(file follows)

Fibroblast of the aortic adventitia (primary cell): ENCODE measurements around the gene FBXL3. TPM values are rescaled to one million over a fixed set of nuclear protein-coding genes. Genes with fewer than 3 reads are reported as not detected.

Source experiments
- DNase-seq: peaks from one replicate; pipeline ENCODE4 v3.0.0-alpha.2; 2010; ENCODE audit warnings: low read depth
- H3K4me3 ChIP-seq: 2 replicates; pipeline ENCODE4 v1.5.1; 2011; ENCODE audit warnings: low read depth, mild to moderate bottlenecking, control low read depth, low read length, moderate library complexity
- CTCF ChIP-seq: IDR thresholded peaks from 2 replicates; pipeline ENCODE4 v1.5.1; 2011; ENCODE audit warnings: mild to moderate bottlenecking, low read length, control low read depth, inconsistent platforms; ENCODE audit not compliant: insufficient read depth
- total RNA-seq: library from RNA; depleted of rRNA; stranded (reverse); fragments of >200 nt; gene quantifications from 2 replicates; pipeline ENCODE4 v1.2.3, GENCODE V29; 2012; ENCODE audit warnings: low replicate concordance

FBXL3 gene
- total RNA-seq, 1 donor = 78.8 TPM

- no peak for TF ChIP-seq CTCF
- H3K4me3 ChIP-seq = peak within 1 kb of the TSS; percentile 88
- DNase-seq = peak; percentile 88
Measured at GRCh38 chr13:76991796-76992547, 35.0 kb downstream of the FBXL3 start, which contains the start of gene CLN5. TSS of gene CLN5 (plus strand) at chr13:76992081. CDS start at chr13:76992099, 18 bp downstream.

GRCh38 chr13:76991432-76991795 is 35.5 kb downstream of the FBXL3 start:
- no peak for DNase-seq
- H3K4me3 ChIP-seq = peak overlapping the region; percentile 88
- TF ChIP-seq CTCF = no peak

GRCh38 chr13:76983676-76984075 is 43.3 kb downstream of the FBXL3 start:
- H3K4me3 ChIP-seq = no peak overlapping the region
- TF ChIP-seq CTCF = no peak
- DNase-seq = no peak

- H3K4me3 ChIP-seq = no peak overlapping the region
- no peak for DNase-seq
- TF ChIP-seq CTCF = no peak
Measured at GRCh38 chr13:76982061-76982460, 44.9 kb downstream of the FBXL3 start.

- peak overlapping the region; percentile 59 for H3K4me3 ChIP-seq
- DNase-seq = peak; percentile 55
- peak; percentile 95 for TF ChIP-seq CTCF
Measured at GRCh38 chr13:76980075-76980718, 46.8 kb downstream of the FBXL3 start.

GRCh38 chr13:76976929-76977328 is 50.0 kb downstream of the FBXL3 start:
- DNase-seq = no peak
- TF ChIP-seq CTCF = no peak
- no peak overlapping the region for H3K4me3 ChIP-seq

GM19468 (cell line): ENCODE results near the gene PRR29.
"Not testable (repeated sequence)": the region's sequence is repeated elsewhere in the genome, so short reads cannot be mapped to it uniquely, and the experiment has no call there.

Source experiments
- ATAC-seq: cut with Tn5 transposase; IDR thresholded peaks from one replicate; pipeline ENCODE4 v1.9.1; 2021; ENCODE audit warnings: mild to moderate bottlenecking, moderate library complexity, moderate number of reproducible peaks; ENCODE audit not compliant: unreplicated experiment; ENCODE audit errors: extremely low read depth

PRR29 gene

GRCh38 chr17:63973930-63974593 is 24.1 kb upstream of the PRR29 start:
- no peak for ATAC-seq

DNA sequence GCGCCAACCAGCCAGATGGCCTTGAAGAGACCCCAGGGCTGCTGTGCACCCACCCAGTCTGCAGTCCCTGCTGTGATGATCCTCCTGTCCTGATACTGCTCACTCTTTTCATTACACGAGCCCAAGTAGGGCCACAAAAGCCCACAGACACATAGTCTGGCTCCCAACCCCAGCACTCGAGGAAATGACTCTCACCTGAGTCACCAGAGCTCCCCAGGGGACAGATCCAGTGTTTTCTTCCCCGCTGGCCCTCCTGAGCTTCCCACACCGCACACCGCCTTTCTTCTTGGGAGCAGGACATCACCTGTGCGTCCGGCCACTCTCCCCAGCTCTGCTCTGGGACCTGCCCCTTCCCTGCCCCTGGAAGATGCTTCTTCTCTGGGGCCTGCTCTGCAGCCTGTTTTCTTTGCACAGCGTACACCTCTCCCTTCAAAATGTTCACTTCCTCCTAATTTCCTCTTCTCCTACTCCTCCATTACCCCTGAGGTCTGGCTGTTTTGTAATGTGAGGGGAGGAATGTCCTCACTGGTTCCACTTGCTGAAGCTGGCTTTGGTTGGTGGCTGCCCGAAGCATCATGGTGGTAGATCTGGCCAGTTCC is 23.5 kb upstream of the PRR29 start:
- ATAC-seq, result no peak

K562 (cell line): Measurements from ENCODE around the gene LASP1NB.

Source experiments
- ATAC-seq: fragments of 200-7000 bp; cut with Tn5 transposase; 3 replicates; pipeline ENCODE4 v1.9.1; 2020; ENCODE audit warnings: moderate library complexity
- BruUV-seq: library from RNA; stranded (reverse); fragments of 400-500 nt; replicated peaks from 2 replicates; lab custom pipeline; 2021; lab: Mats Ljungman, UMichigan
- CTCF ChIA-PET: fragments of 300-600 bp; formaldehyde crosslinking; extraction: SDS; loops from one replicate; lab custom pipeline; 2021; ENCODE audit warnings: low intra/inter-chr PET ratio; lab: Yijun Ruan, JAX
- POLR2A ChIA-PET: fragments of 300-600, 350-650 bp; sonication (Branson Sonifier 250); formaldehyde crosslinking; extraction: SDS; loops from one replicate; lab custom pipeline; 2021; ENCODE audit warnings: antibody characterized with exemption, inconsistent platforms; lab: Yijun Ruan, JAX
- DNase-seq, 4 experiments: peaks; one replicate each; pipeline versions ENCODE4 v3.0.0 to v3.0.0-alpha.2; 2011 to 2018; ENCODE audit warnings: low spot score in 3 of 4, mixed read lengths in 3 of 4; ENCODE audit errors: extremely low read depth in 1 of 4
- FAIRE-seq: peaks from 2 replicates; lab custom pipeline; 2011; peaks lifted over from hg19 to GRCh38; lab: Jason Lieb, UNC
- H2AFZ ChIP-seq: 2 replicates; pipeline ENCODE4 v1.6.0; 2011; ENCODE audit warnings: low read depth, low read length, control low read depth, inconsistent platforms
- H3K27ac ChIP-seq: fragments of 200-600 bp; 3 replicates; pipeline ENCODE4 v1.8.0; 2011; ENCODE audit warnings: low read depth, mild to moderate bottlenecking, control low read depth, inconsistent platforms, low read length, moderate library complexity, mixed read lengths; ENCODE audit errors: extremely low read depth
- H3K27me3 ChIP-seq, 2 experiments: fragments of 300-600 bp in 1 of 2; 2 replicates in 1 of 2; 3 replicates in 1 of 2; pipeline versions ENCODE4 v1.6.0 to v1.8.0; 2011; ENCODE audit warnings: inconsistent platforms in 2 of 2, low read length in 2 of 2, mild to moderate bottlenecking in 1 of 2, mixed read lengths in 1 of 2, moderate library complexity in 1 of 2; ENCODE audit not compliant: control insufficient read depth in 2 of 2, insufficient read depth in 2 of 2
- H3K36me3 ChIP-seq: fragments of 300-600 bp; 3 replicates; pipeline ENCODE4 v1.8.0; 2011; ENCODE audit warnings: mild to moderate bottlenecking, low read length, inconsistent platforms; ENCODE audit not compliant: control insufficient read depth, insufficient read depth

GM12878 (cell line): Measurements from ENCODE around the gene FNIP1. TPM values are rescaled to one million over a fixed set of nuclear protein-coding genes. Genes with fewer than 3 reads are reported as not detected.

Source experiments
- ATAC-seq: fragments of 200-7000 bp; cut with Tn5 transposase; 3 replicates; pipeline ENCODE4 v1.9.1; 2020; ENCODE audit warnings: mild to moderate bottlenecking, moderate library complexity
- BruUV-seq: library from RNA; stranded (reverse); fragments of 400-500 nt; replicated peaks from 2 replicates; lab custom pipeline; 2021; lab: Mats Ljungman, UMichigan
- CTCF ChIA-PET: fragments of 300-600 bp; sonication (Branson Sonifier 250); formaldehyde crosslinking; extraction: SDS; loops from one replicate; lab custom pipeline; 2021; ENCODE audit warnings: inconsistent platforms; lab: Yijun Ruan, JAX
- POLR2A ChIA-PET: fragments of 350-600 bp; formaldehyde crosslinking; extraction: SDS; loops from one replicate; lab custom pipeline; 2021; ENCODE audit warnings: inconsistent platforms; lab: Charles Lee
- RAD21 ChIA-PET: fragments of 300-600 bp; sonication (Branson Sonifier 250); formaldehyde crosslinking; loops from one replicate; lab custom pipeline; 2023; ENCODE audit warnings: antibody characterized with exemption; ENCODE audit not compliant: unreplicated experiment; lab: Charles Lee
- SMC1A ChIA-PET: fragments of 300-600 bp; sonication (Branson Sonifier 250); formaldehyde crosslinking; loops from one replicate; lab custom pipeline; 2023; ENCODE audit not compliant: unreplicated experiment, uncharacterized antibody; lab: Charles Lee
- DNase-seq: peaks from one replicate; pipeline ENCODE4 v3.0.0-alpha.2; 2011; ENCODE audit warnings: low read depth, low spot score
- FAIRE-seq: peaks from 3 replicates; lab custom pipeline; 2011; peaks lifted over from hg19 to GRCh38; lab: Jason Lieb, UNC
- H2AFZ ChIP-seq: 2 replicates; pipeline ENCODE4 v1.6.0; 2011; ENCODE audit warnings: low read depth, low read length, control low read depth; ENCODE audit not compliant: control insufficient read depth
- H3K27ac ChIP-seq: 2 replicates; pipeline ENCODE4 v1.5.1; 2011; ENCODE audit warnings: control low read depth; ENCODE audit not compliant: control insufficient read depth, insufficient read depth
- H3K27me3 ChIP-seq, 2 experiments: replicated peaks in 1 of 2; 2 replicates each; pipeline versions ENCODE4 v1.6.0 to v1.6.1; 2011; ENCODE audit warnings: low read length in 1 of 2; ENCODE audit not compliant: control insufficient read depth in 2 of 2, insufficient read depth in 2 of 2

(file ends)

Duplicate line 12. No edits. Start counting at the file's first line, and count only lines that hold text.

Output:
Measured at GRCh38 chr13:76991796-76992547, 35.0 kb downstream of the FBXL3 start, which contains the start of gene CLN5. TSS of gene CLN5 (plus strand) at chr13:76992081. CDS start at chr13:76992099, 18 bp downstream.